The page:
Should pregnant doctors work in termination of pregnancy clinics?BMJ 2010; 340 doi: https://doi.org/10.1136/bmj.c867 (Published 17 February 2010) Cite this as: BMJ 2010;340:c867
- Megan Millward, F2 doctor, Bristol
I found clinic days as a foundation year 2 (F2) doctor strangely satisfying. After three months of on-calls in obstetrics and gynaecology, running between emergency department and labour ward, I was ready for some clinic time. I was also seven months pregnant and getting round, heavy, and tired. Imagine my confusion when I was assigned to repeated sessions of the weekly termination of pregnancy (TOP) clinic. On questioning the rota coordinator on the appropriateness of this decision (imagining that someone may have overlooked my rapidly swelling gravid uterus), I was told that as most of the other doctors had conscientiously objected I was the only junior doctor available for those weeks.
Discussions with doctors in other fields and with non-medical friends and family only heightened my unease about being a pregnant doctor consulting on and certifying terminations. In my experience most junior doctors don’t want to get involved with terminations, even when they are pro-choice. Most of those I spoke to were objecting to the work not because of strong religious or personal beliefs but because the system allowed them to object, without question, thereby avoiding an emotionally awkward clinic. My family did not realise that doctors could refuse to perform certain clinics or tasks. My lay friends were under the impression that if a medical procedure is safe and legal, and if you are qualified to provide the service, it would be unprofessional to refuse.
Reactions of patients in the TOP clinic to my pregnant appearance varied. When I started in the clinic most patients did not notice or comment—perhaps because of their own internal conflict or because they didn’t want to start a tricky conversation. More commonly, partners or parents of patients would politely ask me questions about my pregnancy after the patient had left the consulting area to get undressed for the examination. However, as I progressed through my third trimester, whenever I moved from sitting doing paperwork to standing in my full gravid glory I was often asked by patients, with a confused, guilty look, “Are you pregnant?”
I had run the TOP clinic three months earlier in my pregnancy, and I was surprised that, other than the incredibly competent nurses and specialist counsellor, you were pretty much left to your own devices. In a general gynaecology or antenatal clinic you have to run even the most obvious decisions by the consultant. I was amazed that I seemed to be making serious, life changing decisions, virtually unsupervised. The TOP clinic was “sensitively” hidden in some clinic rooms behind theatre, but it seemed to be hidden from most of the middle grade and consultant staff as well. The clinic was cancelled if a junior doctor was not available. They had only an out of date information folder as back-up. I began to wonder whether the clinic was unashamedly ignored rather than being just discreet.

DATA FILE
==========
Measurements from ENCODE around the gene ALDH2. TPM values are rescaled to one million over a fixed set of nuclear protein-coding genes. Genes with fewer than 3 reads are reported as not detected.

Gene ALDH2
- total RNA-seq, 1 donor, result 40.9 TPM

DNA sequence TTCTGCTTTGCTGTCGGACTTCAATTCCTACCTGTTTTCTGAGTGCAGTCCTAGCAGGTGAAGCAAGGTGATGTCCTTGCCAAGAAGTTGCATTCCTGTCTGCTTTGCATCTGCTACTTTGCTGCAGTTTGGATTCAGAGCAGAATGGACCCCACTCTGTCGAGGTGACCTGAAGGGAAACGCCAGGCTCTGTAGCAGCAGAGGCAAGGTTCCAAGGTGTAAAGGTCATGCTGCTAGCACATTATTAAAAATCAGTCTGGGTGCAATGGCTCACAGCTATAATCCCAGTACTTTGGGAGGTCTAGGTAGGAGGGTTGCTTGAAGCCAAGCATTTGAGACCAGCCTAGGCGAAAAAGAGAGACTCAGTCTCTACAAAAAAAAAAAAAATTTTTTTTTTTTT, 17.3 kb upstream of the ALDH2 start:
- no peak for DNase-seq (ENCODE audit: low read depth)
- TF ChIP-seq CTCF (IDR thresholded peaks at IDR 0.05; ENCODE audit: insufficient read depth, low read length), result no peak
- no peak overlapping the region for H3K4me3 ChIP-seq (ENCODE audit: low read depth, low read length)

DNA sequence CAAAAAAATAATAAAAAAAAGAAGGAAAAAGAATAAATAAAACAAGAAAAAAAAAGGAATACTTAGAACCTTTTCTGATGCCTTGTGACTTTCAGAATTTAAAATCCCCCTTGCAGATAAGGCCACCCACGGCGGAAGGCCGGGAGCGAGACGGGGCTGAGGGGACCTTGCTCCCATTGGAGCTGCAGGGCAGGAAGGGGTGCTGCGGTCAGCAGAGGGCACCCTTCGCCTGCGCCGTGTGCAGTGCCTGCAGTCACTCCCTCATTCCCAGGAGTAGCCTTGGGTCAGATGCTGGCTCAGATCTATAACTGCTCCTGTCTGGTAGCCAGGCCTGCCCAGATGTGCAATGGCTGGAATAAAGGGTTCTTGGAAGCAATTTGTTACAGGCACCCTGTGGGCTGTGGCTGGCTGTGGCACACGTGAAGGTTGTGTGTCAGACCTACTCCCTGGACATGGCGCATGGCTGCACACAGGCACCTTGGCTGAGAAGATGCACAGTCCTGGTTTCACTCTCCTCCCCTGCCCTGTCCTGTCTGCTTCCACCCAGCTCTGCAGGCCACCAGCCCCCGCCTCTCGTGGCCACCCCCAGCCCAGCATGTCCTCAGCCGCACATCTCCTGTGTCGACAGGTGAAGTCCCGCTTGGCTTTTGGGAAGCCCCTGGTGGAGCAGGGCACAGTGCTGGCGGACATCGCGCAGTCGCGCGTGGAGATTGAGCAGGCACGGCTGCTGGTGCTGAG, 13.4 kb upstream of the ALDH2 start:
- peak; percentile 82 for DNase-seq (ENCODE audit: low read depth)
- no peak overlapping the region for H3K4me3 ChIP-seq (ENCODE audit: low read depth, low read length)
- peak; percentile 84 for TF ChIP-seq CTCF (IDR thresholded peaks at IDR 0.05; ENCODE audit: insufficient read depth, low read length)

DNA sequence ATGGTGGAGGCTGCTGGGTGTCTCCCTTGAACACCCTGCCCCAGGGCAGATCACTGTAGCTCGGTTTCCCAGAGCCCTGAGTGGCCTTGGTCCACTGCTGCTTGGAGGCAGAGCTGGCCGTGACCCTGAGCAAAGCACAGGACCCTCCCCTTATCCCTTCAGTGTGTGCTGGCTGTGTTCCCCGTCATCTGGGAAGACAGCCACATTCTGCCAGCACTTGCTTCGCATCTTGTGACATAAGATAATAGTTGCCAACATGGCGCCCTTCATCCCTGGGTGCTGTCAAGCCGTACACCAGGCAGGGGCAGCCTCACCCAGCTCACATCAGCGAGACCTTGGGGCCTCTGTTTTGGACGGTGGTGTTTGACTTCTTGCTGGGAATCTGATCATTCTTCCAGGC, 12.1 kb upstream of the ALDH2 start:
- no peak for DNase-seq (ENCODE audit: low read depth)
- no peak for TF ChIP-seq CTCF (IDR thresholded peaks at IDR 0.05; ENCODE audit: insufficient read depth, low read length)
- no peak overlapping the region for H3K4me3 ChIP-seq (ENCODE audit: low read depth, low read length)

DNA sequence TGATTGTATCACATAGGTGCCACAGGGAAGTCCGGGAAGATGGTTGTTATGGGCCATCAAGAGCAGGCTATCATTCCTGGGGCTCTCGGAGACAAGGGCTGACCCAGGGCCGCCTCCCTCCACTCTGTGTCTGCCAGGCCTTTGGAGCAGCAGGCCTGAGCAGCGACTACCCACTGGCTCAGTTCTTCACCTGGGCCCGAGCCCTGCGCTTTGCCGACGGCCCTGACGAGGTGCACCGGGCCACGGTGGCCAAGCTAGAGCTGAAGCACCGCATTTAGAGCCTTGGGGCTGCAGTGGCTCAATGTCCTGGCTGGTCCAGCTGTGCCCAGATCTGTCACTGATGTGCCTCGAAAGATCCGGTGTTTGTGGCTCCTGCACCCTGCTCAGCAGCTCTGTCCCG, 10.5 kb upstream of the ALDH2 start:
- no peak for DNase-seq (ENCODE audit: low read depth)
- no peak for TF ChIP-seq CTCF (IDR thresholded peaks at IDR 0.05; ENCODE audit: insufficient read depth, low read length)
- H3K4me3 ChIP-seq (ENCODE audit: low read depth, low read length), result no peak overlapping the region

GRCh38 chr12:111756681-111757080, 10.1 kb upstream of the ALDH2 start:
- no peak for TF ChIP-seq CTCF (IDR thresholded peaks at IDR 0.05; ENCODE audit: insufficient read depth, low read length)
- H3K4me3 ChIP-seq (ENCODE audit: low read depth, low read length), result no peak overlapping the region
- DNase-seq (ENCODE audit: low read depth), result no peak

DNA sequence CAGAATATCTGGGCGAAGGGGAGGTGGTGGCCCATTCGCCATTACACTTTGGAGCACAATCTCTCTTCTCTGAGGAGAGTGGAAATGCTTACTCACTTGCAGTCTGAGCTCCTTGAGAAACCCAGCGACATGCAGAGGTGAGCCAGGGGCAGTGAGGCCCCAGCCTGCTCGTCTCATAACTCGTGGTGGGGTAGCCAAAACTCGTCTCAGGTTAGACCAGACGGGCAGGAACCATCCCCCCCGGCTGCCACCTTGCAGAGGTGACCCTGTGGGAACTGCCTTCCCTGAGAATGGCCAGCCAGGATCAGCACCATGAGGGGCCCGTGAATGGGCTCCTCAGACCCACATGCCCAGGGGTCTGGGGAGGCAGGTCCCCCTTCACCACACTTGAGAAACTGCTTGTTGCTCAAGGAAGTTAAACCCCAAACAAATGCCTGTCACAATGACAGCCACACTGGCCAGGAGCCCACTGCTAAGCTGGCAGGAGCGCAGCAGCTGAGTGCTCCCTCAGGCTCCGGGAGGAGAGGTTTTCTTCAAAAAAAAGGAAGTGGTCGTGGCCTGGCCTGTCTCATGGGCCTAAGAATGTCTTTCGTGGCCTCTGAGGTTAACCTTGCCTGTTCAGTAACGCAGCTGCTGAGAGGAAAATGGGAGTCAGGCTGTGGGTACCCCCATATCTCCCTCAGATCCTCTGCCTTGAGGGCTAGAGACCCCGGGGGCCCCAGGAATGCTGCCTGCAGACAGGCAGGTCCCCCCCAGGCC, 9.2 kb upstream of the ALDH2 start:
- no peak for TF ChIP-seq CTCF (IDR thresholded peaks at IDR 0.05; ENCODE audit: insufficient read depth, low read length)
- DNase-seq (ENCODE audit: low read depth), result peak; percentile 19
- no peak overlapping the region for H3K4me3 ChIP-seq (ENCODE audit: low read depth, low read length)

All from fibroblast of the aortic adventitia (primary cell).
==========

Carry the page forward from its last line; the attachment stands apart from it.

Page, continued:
Don’t get me wrong: I found the clinics a good learning tool, especially as I plan to become an obstetrician one day. I realise that as more women become doctors the traditional role of the male obstetrician and gynaecologist will become a thing of the past. This will be even more likely if termination clinics become nurse led, as has been proposed.
After a bit of research, I found that GMC guidance states that personal and religious beliefs must be set aside if they compromise the care of patients (www.gmc-uk.org/guidance/personal_beliefs_and_medical_practice.asp). I believe that some of the patients I saw for a termination of pregnancy appointment experienced care that was less than ideal as a result of an emotional dilemma spurred by my pregnant appearance. I think that doctors who conscientiously object to such clinics need to consider who is left to perform in their place. Is it appropriate for patients to see a pregnant doctor for their termination of pregnancy appointment? Is it suitable to have an obvious reminder of the alternative consequence when patients are already facing a difficult decision? Pregnancy is a familiar sight in society, and some may argue it is inevitable that some patients will be seen by a pregnant doctor. Why then is it common for efforts to be made to arrange ultrasonography sessions for women wanting an abortion separate from routine antenatal scanning?
Next time you object, think about your patients and who they may see instead. The clinic may be awkward for you, but you might just learn something.
Cite this as: BMJ 2010;340:c867